and one record with a number 406?9 date 1919. He died in 1952 so survived the war as did Joseph who died in 1947
I realise this is not much to go on, but I do hope you can fill in a little bit more history in the exceptionally large family.
Kind regards and all good wishes
Reply from: Alan Greveson
Date: Thursday 15th December 2016 at 1:40 PM

Dear Becca,
There is no record for Joseph Derrick that shows where he served. He enlisted in the Special Reserve of the Army Service Corps horse transport on 10th January 1914 and was mobilized on 6th August 1914 and went to France and Flanders on 20th August 1914. In France he served with No 2 Reserve Park under the command of GHQ. This would have been 30 Company ASC. He returned to England on 31st December 1915 and was discharged from the Army on 9th January 1916.
A service record for Thomas Derrick can be downloaded from The National Archives for £3.45. See:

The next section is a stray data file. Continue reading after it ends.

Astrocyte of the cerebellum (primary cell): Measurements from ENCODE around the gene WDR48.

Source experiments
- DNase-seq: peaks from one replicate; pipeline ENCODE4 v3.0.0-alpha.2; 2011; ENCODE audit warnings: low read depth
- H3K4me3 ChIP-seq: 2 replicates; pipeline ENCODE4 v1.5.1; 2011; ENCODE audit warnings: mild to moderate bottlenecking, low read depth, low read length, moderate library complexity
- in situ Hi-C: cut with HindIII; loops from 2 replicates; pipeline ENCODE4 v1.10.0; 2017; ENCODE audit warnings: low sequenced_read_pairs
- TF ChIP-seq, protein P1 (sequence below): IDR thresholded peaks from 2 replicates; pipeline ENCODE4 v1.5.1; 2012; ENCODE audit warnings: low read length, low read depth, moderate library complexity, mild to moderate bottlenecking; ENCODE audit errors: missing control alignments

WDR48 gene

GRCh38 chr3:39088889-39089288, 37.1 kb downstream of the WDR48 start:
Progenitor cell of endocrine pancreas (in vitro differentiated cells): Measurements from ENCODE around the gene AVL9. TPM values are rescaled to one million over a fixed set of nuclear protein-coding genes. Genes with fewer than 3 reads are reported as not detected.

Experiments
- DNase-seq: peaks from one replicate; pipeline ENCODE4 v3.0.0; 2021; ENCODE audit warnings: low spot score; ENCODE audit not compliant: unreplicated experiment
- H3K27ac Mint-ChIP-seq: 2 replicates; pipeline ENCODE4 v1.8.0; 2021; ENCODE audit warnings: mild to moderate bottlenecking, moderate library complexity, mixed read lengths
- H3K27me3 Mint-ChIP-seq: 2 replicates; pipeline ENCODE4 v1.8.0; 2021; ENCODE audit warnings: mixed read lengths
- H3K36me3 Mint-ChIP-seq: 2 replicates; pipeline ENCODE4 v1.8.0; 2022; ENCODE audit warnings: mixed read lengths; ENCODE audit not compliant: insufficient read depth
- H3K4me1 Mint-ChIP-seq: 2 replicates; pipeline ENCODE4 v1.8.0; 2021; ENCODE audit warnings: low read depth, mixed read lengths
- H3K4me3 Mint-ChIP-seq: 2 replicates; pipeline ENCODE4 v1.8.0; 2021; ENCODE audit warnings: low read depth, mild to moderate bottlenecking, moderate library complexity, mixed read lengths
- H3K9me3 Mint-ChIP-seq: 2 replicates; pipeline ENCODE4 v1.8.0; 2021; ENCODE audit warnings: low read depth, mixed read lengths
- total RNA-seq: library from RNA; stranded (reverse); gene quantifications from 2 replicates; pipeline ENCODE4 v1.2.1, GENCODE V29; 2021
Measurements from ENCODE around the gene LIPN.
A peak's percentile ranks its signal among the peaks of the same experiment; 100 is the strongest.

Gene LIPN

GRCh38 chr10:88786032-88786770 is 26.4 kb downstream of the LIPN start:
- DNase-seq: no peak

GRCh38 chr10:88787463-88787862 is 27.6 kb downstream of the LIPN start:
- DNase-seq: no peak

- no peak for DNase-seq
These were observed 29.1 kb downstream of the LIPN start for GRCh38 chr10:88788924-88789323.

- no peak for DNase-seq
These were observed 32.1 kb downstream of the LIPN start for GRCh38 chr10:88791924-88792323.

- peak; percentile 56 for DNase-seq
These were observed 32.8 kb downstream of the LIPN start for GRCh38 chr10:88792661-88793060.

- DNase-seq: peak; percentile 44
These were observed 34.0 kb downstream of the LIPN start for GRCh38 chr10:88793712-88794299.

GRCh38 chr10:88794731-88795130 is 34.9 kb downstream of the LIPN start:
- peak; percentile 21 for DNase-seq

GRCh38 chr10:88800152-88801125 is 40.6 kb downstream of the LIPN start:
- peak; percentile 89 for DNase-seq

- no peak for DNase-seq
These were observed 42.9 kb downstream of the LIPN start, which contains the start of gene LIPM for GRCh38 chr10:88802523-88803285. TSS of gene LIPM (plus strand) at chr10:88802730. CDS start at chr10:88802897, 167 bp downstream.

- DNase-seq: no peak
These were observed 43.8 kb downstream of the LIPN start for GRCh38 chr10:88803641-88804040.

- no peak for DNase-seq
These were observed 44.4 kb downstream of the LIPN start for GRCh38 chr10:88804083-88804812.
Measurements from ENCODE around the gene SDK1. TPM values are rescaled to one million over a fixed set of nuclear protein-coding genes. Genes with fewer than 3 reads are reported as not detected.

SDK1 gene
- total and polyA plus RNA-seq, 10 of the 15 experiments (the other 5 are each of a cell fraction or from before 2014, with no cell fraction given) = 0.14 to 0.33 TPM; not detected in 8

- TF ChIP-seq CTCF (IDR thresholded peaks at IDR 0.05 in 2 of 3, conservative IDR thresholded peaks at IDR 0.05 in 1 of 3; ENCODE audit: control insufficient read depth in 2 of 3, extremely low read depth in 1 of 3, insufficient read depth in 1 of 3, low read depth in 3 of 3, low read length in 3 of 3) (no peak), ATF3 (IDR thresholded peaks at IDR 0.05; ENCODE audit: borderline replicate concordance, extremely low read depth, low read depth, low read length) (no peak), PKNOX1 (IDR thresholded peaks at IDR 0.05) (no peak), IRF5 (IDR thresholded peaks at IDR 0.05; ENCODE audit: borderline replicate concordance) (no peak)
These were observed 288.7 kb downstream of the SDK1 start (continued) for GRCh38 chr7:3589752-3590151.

With kind regards,
Reply from: Becca
Date: Thursday 15th December 2016 at 7:35 PM

Thank you again Alan.
All the best to you and yours for the festive season

Posted by: Young Buzzard {Email left}
Location: Newton Abbot
Date: Tuesday 13th December 2016 at 10:21 AM
Morning Alan,
A friend has just sent me a photo of Robert Stewart Palmer born in Torquay, Devon on 3rd March 1902. He is in military uniform, claimed to be a in the "signals"!., but I cannot find any trace of any military record, With his date of birth I wonder if he served in the Great War at all? Thanks in advance for any help you can give.
Reply from: Alan Greveson
Date: Tuesday 13th December 2016 at 9:02 PM

Dear David,
He was too young to have served in the First World War legitimately as he could have lied about his age only until the 15th August 1915 which was Registration Day recording information about every man and woman aged between 15 and 65 for a new National Register. This register was used for compulsory conscription for men aged 18 years and over, so someone born in 1902 would not have been on the register. The Army service dress uniform of the First World War was worn until 1939, so he might have served after the war. Post-war service records are not in the public domain. The MoD will release information to the next-of-kin or others on application and payment of a fee of £30. See:
With kind regards,
Reply from: Steve
Date: Tuesday 8th August 2017 at 11:58 PM